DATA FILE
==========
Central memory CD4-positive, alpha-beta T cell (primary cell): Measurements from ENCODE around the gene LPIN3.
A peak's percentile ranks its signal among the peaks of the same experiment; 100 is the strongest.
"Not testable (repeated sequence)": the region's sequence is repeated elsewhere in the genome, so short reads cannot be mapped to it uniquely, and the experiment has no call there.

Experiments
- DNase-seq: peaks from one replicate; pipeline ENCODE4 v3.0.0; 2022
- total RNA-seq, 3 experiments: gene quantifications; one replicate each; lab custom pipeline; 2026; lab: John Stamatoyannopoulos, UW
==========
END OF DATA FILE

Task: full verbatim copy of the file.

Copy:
Central memory CD4-positive, alpha-beta T cell (primary cell): Measurements from ENCODE around the gene LPIN3.
A peak's percentile ranks its signal among the peaks of the same experiment; 100 is the strongest.
"Not testable (repeated sequence)": the region's sequence is repeated elsewhere in the genome, so short reads cannot be mapped to it uniquely, and the experiment has no call there.

Experiments
- DNase-seq: peaks from one replicate; pipeline ENCODE4 v3.0.0; 2022
- total RNA-seq, 3 experiments: gene quantifications; one replicate each; lab custom pipeline; 2026; lab: John Stamatoyannopoulos, UW